The breaststroke is a type of swimming style. The style requires coordination and timing between the muscles of the upper body and lower body. Most of the major muscle groups in the body are involved in performing the breaststroke, but specific muscles are primarily responsible for producing the force to drive the body forward through the water.
To complete the breaststroke, you start in a fully extended position just below the water. Your legs are straight and arms are fully extended in front of you. Raise your hips up slightly and bend your knees to load up your legs, while simultaneously driving your arms back and to the side, pushing through the water to propel your body forward until your arms finish next to your torso. Bend your elbows to bring your arms underneath you, then straighten the arms back out as you extend your hips and knees to move yourself forward, using the power in your lower body in what is called the frog kick, finishing back at a fully extended position.
Most of the propelling power in the breaststroke by the upper body comes from the latissimus dorsi muscles in your back as you adduct your arms and push against the water, the "National Strength & Conditioning Association Journal" explains. During this phase, the pectoralis major muscle, in the chest, and the biceps brachii, brachialis and brachioradialis muscles in the arms also assist in the movement. Returning your arms back to the extended position to load up so they can drive back again works the deltoids, chest and triceps. Smaller shoulder muscles like the rotator cuff collection work to stabilize the shoulder joint throughout the breaststroke movement.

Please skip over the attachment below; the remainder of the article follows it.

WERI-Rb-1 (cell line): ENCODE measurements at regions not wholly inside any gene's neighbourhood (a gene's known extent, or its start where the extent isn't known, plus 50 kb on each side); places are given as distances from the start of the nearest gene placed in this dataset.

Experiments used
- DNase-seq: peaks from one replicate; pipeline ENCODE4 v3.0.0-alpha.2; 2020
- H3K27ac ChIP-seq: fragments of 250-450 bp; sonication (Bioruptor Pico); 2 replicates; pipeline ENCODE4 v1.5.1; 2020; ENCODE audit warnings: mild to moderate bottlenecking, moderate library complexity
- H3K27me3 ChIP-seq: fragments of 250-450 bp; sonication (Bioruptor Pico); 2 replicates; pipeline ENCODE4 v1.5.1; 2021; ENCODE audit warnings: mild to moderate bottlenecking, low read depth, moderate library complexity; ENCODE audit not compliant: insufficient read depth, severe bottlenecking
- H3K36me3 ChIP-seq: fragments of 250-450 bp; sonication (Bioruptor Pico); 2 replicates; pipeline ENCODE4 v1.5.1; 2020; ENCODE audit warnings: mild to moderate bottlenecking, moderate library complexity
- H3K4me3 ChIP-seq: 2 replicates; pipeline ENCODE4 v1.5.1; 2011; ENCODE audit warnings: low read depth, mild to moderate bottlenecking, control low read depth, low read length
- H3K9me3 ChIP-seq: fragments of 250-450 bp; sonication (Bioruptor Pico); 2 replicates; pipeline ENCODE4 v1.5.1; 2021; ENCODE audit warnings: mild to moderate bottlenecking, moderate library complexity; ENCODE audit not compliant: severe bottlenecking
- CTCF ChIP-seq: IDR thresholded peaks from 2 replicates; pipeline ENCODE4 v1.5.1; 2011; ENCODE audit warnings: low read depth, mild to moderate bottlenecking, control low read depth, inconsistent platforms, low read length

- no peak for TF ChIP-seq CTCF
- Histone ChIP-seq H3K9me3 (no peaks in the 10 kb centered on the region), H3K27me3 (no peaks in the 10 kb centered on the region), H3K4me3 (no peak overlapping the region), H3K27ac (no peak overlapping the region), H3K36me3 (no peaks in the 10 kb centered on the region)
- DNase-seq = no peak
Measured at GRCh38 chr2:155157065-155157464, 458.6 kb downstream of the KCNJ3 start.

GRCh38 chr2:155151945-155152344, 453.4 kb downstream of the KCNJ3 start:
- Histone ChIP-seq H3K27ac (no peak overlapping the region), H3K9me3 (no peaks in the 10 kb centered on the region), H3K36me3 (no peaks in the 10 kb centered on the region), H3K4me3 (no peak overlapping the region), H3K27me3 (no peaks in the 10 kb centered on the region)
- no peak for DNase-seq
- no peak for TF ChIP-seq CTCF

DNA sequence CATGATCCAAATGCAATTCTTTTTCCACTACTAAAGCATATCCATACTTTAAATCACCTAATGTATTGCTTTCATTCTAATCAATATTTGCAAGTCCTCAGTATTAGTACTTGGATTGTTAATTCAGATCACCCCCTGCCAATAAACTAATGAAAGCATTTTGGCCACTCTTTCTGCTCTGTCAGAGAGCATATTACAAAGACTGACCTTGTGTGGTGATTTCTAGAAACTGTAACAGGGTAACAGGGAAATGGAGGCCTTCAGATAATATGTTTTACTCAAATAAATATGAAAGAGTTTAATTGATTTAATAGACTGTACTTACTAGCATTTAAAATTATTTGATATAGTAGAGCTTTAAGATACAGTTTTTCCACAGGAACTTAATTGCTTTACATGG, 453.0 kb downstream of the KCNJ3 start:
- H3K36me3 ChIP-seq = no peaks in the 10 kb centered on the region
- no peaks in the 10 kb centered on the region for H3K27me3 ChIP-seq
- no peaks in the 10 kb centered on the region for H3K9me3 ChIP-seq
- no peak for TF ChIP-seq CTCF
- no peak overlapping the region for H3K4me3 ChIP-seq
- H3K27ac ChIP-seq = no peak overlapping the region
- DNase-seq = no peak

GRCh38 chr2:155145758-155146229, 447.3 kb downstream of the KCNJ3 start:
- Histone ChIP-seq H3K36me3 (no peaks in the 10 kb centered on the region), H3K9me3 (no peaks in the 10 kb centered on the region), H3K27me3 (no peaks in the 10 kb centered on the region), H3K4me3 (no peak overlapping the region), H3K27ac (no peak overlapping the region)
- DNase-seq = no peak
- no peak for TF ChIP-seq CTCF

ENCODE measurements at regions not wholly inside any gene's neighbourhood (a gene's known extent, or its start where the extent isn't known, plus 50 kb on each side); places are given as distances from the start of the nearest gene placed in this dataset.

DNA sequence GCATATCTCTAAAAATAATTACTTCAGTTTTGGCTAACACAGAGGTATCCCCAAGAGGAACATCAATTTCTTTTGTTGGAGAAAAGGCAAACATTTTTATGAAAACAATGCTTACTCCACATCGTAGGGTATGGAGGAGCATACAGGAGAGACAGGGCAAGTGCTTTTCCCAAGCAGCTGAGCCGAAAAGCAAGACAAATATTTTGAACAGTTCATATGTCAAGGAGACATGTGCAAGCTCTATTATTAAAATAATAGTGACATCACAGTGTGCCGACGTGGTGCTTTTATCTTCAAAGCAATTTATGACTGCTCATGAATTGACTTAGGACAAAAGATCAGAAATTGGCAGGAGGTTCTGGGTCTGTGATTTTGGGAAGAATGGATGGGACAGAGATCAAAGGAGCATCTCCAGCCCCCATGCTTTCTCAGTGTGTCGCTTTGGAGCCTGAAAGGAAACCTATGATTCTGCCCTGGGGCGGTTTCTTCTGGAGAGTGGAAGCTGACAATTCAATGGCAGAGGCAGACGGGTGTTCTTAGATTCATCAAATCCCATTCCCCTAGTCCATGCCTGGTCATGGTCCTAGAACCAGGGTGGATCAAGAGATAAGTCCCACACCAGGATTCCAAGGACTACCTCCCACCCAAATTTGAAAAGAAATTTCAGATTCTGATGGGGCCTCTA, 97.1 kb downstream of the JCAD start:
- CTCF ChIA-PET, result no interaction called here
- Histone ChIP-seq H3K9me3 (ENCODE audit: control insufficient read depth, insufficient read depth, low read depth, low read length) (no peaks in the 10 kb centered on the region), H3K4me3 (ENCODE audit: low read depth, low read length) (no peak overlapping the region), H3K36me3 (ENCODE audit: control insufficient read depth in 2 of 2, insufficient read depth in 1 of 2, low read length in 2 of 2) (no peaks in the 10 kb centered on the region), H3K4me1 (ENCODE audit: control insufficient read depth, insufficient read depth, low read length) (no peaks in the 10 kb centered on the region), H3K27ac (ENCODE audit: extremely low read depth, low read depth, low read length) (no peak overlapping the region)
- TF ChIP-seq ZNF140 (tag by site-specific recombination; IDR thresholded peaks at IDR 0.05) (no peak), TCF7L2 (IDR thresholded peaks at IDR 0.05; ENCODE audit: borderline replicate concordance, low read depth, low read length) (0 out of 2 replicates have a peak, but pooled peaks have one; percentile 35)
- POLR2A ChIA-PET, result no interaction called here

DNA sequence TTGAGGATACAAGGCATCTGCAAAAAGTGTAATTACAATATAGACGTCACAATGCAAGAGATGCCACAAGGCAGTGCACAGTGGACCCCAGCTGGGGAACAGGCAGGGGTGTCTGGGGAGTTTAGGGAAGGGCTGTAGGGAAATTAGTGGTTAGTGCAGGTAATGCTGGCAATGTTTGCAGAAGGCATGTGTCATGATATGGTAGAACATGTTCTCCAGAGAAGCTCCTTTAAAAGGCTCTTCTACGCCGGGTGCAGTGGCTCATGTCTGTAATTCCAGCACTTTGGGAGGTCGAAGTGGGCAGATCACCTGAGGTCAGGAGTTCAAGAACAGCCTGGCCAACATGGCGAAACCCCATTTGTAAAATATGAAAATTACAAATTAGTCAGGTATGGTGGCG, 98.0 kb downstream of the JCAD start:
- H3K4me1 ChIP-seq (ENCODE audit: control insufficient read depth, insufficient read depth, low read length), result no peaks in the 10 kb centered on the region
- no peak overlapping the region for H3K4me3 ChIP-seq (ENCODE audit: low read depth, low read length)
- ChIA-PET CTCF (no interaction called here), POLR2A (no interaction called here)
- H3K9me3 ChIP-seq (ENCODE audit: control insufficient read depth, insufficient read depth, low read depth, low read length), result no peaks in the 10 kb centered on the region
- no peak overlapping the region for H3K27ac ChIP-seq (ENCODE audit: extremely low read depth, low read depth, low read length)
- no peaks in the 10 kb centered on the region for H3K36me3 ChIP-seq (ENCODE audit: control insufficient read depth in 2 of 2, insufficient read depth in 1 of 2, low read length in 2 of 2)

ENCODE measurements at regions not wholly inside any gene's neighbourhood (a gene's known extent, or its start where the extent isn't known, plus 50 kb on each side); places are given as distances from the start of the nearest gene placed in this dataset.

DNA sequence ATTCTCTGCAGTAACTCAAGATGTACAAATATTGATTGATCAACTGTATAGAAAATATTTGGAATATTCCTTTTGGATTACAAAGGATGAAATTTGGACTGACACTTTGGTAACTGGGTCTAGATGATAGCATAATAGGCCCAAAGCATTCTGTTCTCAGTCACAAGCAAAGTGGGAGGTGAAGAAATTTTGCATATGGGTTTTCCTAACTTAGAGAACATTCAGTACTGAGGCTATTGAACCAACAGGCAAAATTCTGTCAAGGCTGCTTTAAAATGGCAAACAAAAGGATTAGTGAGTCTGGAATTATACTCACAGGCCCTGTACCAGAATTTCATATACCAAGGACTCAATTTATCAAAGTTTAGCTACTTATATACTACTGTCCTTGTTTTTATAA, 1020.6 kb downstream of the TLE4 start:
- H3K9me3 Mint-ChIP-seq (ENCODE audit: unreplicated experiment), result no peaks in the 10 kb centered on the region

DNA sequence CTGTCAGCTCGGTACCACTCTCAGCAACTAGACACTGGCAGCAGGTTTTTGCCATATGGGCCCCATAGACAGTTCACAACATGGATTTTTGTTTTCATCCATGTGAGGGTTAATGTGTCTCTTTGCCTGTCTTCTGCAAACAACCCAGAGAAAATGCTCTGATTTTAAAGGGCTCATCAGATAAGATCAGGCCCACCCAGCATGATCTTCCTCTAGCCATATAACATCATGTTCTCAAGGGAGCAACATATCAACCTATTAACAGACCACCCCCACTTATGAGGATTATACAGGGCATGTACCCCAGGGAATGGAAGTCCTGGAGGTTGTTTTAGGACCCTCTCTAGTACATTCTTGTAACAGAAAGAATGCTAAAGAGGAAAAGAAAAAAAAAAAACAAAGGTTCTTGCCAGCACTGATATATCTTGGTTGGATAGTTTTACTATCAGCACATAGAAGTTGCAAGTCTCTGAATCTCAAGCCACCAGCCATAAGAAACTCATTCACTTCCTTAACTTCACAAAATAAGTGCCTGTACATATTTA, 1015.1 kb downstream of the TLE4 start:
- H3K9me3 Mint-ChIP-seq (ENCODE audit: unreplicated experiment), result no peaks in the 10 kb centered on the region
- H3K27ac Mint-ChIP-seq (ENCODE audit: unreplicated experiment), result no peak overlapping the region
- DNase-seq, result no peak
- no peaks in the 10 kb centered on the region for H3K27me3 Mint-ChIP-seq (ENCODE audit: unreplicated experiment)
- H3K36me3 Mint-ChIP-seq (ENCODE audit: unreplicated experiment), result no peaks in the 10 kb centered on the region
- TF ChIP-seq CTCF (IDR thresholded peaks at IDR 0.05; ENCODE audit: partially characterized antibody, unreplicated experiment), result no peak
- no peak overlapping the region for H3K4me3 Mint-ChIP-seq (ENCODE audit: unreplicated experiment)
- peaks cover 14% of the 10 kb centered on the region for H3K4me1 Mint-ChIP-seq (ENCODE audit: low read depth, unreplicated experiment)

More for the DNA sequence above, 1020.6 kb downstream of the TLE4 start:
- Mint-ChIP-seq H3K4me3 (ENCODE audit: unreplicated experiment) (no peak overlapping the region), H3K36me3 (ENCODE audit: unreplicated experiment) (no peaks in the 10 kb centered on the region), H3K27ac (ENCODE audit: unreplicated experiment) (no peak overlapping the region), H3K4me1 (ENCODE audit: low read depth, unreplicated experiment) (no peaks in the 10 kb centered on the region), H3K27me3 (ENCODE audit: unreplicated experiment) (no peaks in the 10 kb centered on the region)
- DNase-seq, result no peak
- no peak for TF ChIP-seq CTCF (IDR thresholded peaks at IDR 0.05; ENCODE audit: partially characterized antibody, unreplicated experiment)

The power from your lower body that propels your body forward during the frog kick as your hips and knees extend is completed by contraction of the glutes, or butt muscles, and the quadriceps, at the front of your thighs. The glutes are the most powerful muscle in the body, and they work to extend your hips while the quadriceps extend your knees. At the very end of the frog kick, the calves plantar-flex your ankle joint, or cause you to point your toes. Your hip flexors and hamstrings bring your legs back to load them up to extend again.
Your rectus abdominis, obliques and lower back muscles also contract throughout the breaststroke movement to keep your torso taut. Because of the frequent movement around the shoulder during the breaststroke, it’s not abnormal to have discomfort or problems at the shoulder. Dr. Scott Riewald of the National Strength and Conditioning Association explains that muscle-strength imbalances in the internal and external rotators of the shoulders, as well as weakness in the muscles that stabilize the scapulae, are common in swimmers.
- "National Strength & Conditioning Association Journal"; Swimming the breaststroke — A kinesiological analysis and considerations for strength training; Scott Rodeo; August 1984
- National Strength and Conditioning Association's Performance Training Journal"; Functional Training for Swimming; Heather Sumulong, B.S., C.S.C.S.
- National Strength and Conditioning Association's Performance Training Journal"; Swimming Technique; Scott Riewald, Ph.D., C.S.C.S.